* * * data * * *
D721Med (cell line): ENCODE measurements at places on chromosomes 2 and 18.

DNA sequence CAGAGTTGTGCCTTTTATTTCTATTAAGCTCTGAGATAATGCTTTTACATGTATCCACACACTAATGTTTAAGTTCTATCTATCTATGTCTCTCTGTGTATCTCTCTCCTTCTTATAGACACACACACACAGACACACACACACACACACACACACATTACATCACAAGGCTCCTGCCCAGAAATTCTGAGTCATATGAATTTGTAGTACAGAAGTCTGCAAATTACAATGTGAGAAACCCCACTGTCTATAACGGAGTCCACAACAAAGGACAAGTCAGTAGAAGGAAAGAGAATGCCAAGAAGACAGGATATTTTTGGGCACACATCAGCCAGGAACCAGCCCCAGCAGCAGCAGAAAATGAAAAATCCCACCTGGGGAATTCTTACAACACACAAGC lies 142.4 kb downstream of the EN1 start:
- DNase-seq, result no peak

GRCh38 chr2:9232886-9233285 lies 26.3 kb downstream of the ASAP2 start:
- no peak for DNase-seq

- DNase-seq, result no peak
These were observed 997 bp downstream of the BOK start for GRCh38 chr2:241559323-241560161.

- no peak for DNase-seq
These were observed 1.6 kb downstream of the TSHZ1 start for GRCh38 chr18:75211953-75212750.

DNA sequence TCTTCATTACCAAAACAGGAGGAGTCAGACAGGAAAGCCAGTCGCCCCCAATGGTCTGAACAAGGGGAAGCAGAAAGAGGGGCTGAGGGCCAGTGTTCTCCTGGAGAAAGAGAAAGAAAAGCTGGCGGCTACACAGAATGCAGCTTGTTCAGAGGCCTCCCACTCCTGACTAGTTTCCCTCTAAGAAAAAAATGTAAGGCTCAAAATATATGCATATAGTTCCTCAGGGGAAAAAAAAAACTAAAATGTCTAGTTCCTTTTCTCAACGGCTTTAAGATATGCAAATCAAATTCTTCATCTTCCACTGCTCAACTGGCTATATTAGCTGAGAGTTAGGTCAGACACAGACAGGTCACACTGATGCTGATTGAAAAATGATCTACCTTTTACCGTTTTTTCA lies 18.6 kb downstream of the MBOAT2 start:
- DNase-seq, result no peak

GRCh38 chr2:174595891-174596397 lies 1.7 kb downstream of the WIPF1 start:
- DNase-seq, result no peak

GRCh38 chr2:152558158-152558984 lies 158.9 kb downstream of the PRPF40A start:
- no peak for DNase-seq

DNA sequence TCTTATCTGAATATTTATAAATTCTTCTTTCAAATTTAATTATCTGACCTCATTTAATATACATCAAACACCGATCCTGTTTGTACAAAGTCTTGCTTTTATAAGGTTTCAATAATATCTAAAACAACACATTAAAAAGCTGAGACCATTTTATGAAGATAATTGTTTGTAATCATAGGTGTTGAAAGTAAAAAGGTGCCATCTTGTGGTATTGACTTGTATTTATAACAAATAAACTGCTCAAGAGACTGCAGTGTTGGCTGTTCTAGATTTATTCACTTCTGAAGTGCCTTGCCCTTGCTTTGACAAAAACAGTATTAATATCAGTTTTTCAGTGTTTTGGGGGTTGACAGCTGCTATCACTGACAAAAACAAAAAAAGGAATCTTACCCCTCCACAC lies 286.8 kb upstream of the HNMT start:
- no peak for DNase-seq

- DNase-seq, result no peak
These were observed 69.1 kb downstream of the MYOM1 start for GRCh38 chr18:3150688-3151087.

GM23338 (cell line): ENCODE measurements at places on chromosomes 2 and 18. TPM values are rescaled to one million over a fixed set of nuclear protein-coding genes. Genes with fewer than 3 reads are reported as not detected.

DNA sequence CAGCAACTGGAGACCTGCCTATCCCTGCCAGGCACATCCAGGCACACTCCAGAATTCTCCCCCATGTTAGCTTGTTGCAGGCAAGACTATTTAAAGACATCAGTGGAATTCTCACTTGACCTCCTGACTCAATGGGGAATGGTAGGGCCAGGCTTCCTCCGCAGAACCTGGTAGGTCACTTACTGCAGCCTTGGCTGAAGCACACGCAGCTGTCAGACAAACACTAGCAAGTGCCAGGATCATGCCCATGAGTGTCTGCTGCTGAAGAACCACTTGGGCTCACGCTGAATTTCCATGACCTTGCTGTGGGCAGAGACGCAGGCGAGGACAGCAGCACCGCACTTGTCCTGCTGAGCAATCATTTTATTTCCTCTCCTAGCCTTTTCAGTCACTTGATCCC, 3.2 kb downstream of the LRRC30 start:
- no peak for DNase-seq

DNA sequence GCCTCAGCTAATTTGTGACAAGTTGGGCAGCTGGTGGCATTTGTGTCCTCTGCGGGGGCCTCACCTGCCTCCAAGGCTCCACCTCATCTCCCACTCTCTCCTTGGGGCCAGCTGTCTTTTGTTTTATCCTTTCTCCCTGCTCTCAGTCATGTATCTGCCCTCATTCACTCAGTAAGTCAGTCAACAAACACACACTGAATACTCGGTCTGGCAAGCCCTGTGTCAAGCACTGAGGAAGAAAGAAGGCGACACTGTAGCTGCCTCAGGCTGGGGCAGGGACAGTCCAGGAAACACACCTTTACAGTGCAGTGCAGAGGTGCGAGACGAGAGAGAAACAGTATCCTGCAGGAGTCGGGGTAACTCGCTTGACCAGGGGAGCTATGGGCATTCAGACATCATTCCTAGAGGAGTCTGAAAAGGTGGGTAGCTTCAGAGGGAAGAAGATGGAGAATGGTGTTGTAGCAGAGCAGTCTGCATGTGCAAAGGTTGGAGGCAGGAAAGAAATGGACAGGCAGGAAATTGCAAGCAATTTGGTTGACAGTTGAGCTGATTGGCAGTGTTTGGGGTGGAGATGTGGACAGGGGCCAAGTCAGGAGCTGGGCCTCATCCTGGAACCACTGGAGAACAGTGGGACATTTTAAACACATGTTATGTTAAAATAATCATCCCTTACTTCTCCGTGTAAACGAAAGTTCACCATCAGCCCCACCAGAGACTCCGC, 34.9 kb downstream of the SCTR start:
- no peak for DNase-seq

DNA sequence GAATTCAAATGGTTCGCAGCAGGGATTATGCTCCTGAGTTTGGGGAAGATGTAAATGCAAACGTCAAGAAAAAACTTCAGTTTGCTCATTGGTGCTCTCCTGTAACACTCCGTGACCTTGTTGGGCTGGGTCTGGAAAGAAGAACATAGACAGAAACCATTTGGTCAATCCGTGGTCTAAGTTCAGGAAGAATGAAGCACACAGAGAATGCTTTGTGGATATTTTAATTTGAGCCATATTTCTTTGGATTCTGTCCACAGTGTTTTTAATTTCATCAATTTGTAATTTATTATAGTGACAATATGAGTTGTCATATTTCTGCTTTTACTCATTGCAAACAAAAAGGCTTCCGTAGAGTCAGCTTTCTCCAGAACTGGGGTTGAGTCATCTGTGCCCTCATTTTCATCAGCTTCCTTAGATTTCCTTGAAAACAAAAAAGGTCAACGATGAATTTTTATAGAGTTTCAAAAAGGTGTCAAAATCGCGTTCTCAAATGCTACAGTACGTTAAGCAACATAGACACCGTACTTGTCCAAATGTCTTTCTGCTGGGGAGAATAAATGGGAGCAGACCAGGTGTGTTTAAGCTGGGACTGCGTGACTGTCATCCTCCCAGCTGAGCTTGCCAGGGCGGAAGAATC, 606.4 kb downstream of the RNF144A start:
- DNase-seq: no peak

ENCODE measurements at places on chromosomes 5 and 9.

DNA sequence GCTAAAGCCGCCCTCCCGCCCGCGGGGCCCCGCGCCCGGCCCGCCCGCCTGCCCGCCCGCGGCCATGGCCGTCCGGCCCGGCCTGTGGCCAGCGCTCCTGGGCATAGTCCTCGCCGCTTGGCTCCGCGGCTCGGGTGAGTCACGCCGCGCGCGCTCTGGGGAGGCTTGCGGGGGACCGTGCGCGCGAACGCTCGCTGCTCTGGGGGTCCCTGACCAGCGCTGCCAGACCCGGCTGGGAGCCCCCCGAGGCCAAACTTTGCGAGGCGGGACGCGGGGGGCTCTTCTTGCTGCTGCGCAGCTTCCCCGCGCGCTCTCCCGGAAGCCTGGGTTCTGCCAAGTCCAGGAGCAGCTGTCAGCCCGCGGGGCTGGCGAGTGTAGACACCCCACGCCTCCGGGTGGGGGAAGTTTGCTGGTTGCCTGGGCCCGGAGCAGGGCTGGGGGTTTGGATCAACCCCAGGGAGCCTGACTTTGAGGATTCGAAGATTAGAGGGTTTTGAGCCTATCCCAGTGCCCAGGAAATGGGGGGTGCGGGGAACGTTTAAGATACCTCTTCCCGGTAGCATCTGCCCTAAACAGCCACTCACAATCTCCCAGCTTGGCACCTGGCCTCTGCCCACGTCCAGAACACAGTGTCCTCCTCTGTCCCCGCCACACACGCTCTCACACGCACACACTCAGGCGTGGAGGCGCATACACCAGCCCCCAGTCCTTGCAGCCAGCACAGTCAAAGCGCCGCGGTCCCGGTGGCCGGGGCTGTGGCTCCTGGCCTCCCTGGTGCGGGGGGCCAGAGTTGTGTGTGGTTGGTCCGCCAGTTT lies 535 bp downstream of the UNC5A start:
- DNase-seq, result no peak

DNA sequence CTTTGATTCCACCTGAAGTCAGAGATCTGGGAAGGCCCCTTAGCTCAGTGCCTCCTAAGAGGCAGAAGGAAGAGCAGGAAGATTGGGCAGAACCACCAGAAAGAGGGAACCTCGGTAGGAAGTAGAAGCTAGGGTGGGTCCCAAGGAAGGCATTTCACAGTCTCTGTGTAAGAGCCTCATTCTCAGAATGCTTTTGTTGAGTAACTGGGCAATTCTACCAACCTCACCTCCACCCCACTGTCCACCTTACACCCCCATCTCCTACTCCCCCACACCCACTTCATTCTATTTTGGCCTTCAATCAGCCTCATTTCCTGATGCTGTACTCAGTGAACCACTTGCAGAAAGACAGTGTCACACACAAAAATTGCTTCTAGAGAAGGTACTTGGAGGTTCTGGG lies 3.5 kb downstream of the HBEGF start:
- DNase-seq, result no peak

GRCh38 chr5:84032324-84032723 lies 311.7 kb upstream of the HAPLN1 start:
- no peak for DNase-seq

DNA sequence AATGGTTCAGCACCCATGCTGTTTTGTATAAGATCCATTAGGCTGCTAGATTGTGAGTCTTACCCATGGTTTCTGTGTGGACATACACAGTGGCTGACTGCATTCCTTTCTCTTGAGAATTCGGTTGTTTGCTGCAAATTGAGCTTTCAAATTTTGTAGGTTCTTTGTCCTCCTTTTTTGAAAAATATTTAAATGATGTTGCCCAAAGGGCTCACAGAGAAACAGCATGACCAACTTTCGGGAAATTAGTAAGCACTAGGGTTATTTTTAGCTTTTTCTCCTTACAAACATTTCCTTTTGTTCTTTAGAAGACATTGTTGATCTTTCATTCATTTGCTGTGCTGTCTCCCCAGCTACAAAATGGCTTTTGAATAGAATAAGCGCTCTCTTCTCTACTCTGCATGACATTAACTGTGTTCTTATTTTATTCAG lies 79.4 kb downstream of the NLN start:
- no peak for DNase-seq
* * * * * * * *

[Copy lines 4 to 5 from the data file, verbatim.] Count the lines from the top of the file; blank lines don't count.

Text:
GRCh38 chr2:9232886-9233285 lies 26.3 kb downstream of the ASAP2 start:
- no peak for DNase-seq